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When the Watchmen movie came out in 2009, I had never read the book before seeing the movie. While most of the comic literate world would cry foul, I still found the movie to be a decent and faithful adaptation despite the limitations that you would expect from a Zack Snyder directed movie. I even read in a magazine that even the articulate and ever distant Alan Moore thought it was “okay” which coming from him is a big compliment. When one reads Watchmen, the content is so rich and complex that you get the sense that not only do you understand and follow the story but by the end, you feel like you understood the entire world you just read within the thick manuscript of its pages. There is this sensation that all the loose ends were tied, and anything left dangling you didn’t need to question because some of it was good storytelling and the rest common sense. You knew that Dr. Manhattan was still out there among the universes, the cover-up about the “alien” attack had resulted in world peace instead of nuclear war, and that Rorschach’s journal detailing the entire incident would continue the deceased vigilante’s quest for justice without compromise. That was all you needed to know and that was fine.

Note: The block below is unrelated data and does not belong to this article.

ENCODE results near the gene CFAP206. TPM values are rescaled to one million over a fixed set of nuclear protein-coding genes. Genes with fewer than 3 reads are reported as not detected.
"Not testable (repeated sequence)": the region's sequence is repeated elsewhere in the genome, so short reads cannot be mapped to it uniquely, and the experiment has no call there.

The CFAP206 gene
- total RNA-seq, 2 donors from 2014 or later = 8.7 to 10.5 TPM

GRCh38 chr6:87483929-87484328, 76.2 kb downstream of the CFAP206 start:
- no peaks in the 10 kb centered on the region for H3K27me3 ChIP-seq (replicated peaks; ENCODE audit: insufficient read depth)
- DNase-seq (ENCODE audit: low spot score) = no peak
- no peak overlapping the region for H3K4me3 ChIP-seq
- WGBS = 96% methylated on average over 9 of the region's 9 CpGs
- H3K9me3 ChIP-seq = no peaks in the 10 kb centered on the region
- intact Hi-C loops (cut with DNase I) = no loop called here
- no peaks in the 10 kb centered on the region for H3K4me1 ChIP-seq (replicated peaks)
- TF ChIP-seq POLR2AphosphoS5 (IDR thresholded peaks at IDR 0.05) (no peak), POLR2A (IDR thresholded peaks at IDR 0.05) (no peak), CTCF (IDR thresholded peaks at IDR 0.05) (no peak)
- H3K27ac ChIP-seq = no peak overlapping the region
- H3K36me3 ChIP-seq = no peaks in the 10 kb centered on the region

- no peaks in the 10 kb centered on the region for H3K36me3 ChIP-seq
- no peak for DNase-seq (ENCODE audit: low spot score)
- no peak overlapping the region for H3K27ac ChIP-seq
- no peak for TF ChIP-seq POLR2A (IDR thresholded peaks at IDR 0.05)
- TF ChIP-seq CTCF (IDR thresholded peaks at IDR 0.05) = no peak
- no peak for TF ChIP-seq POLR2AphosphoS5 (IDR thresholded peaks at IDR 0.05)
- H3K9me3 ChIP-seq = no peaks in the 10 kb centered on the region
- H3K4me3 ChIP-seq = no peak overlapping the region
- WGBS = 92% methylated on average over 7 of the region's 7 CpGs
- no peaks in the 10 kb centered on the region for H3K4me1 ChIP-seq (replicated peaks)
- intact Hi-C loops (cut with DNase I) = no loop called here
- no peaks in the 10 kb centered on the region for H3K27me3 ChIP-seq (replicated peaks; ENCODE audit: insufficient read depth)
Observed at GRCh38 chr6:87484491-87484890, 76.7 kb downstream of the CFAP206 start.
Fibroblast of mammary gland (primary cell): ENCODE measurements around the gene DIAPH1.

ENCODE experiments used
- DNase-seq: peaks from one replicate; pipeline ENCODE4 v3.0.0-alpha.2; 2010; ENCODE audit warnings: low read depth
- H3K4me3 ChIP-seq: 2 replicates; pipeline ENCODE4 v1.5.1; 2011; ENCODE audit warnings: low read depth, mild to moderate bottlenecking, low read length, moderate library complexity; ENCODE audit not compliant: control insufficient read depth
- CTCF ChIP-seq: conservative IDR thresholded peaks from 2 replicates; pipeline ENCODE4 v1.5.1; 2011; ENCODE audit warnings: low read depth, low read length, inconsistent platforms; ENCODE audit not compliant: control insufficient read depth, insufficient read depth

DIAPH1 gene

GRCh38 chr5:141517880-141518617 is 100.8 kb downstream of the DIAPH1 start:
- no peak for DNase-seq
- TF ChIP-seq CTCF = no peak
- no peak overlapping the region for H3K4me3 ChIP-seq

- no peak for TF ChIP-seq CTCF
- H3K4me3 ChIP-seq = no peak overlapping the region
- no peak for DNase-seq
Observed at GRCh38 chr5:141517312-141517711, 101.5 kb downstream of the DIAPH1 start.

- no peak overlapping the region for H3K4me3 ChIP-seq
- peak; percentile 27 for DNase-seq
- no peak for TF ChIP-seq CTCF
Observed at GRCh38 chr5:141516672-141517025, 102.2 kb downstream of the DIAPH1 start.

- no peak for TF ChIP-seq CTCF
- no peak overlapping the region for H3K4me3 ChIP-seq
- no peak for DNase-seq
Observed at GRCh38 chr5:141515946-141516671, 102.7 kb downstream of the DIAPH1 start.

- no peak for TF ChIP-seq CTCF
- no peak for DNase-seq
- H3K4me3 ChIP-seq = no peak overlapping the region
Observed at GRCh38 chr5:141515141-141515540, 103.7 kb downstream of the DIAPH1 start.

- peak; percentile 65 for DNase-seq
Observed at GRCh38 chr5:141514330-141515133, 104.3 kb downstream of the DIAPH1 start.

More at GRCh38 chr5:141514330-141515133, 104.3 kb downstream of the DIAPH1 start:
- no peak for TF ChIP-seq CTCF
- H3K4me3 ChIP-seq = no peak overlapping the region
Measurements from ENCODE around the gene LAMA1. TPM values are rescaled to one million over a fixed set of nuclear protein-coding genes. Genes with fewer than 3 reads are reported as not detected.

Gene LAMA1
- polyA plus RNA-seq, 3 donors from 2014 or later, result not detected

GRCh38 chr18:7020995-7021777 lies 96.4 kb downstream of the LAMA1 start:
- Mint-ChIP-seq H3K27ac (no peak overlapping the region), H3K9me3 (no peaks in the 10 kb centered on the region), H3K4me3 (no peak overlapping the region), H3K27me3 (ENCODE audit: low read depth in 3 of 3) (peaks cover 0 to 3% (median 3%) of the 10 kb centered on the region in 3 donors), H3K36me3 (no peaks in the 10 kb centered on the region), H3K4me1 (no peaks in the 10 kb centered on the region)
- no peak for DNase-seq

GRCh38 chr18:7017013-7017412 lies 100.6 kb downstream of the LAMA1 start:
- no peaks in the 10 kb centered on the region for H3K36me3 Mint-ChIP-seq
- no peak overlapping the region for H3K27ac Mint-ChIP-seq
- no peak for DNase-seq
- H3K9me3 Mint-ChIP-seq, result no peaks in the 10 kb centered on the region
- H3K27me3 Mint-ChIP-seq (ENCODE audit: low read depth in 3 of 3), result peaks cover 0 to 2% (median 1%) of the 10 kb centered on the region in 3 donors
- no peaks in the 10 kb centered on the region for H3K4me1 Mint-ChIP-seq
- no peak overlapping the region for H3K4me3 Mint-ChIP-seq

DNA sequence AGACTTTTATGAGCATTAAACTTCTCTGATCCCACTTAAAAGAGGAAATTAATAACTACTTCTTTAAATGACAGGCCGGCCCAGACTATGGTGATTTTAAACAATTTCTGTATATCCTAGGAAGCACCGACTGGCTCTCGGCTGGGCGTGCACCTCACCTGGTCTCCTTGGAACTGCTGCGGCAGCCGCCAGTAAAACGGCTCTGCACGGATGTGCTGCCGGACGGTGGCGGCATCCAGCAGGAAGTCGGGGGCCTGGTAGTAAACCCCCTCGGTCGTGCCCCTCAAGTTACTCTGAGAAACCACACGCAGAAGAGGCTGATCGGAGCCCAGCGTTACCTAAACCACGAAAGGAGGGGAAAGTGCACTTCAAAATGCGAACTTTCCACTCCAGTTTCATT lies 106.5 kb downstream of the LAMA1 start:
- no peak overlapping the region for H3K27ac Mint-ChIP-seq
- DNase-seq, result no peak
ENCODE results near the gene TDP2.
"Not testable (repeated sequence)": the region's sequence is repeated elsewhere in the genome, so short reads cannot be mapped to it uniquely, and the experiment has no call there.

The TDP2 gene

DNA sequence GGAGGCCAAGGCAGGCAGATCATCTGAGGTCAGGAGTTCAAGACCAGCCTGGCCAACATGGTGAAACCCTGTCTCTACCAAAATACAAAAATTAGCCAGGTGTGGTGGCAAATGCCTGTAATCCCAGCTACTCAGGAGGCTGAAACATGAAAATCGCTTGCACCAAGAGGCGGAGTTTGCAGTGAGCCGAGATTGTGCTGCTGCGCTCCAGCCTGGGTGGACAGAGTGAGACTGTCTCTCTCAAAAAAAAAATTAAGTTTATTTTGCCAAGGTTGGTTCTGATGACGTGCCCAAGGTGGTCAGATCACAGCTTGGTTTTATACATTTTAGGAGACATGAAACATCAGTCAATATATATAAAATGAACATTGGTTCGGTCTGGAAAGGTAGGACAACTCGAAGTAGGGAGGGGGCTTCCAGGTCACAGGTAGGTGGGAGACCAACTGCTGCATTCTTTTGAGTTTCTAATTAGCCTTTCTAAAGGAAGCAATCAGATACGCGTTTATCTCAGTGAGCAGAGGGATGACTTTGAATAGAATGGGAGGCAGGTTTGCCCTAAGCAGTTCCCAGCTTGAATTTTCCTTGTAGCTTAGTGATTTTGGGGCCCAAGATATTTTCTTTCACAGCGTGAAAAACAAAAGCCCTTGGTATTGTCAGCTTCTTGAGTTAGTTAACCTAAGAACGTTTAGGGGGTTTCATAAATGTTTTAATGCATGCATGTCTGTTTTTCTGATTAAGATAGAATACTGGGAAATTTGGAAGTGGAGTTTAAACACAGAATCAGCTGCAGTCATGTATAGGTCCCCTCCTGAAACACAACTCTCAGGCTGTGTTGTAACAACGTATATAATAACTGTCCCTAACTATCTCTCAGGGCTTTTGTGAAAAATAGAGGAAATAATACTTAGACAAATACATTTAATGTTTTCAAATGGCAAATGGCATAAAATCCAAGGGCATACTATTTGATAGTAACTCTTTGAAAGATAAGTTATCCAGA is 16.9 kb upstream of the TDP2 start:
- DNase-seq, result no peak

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Last year they announced the HBO Watchmen series was in the works and people debated whether it would be an adaptation or a sequel to the original series. When producer Damon Lindelof revealed actors and actresses cast in the project, he also elaborated on the writers approach to the show. “We have no desire to adapt the twelve issues Mr. Moore and Gibbons created 30 years ago. Those issues are sacred ground and they will not be retread nor recreated nor rebooted. They will however be remixed.” He compares the process in the writer’s room to sampling beats to create new music or comparing the original Watchmen and this new series to the Old and New Testament by saying the New Testament didn’t erase what the Old had established but continued the stories. While those are some creative metaphors, that kind of high praise leaves me feeling anxious and inquistive instead of relieved and ready to put the matter to bed. They want to pay tribute to the original source material but tell their own stories with it which is what most if not all comic book movies have been doing since their introduction to the silver screen. But what more could they tell that wasn’t elaborated on in that dense and literate Bible they’ve put on a pedestal? They want to tell these stories in a contemporary context meaning the series will happen after the events depicted in the original Watchmen series but in the modern day. So this is a sequel but not really? In essence how is this any different than the current Doomsday Clock series except that our mystery characters won’t be interacting with characters like Batman, Joker, or Lex Luthor ( at this time anyway)?